It is difficult to define exactly what a motorcycle is, because in its many forms it has come to represent many things to many people. From mode of transport, to leisure-pursuit enjoyed by many at the weekend, through to work of art, a consequence of designs expressing automotive elegance and beauty deemed by many to be worthy of a place in galleries worldwide.
With its beginnings firmly footed in the latter half of the 19th Century, it is estimated that there are now in the region of 200 million motorcycles globally (Adachi, Shuhei, Yamaha Motor Company Ltd., 2006). In September 2009, there were 34.4 million vehicles licensed for use in Great Britain on the Driver and Vehicle Licensing Agency register, with motorcycles and scooters accounting for 1.35 million or 3.9%, of this licensed traffic (Department for Transport, 2009).
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Motorcycle ownership in the UK has risen steadily since the mid 1990’s (Department for Transport, 2009). Although figures suggest that motorcycles are a minority in terms of the overall composition of traffic on UK roads, there is reason to give powered two-wheelers appropriate consideration within transport schemes as a functional and affordable mode of transport.
This point has not been lost on the UK Government, who identified the potential of motorcycling in terms of transport mode and congestion reduction capabilities. The Governments’ White Paper for Transport, PPG13 (Department for Communities and Local Government, 2001), highlighted improvements to Park and Ride sites and areas of parking to facilitate greater use of motorcycles, and discussed the potential benefits of motorcycle use in rural areas.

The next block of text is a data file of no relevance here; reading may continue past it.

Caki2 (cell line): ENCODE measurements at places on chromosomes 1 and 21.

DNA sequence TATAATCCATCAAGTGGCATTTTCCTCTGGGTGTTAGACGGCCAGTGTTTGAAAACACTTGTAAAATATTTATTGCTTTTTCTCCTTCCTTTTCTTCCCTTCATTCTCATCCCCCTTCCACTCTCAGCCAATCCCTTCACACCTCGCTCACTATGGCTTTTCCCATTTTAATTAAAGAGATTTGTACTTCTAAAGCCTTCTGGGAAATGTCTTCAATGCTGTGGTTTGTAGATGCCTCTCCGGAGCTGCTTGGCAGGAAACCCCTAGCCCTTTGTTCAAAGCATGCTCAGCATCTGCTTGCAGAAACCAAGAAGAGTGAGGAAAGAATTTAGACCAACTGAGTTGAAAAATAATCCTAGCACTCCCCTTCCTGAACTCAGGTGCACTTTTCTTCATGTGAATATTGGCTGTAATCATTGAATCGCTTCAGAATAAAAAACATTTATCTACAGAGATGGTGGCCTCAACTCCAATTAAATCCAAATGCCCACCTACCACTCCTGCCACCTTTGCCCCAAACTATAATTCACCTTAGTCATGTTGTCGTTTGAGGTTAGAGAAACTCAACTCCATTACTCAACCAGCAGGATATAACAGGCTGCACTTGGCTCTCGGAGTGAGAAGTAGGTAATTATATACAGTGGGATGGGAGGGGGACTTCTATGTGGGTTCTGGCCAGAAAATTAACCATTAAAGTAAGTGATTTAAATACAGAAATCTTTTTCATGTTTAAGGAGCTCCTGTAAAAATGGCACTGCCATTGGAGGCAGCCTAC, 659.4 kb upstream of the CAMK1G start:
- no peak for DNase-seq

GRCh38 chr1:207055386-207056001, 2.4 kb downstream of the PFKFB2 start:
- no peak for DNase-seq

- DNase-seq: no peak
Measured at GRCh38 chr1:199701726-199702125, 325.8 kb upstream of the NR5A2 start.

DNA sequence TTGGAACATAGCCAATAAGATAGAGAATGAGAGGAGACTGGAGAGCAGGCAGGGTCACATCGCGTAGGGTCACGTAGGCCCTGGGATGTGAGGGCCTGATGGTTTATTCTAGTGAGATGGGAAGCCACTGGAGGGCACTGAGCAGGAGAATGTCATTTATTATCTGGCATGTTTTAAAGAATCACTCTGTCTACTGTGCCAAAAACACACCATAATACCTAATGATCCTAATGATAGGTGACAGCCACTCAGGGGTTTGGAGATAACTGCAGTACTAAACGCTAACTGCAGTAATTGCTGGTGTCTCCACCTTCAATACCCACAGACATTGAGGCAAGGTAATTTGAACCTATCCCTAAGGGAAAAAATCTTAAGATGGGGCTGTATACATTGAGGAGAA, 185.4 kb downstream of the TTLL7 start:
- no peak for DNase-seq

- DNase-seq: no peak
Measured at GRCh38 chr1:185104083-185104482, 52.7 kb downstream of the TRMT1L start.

This increase of interest in the use of two wheelers led to the creation of a specific document, the Governments’ Motorcycling Strategy (Department for Transport, 2005) that outlined a plan of action to make motorcycling safer and encourage greater use as a mode of transport. The strategy has subsequently been updated following a review by the National Motorcycle Council to reflect changes to the original plan and to include new actions that have been agreed by the parties involved (Department for Transport, 2008).
However, not all bodies believe that adequate progress has been made in recent years. In a study on commuting trends, the RAC Foundation identified that 65% of two-wheel journeys in the UK are for work or education. This has prompted the Foundation to suggest that transport policy should place greater emphasis on encouraging the use of motorcycles as a means of reducing congestion, and gaining recognition for the role they play as a commuting workhorse (RAC Foundation, 2007). Why don’t they think adequate progress has been made? The second sentence isn’t a sentence
According to the Federation of European Motorcyclists Associations (FEMA), the number of people in Europe turning to motorcycling is continuing to increase,
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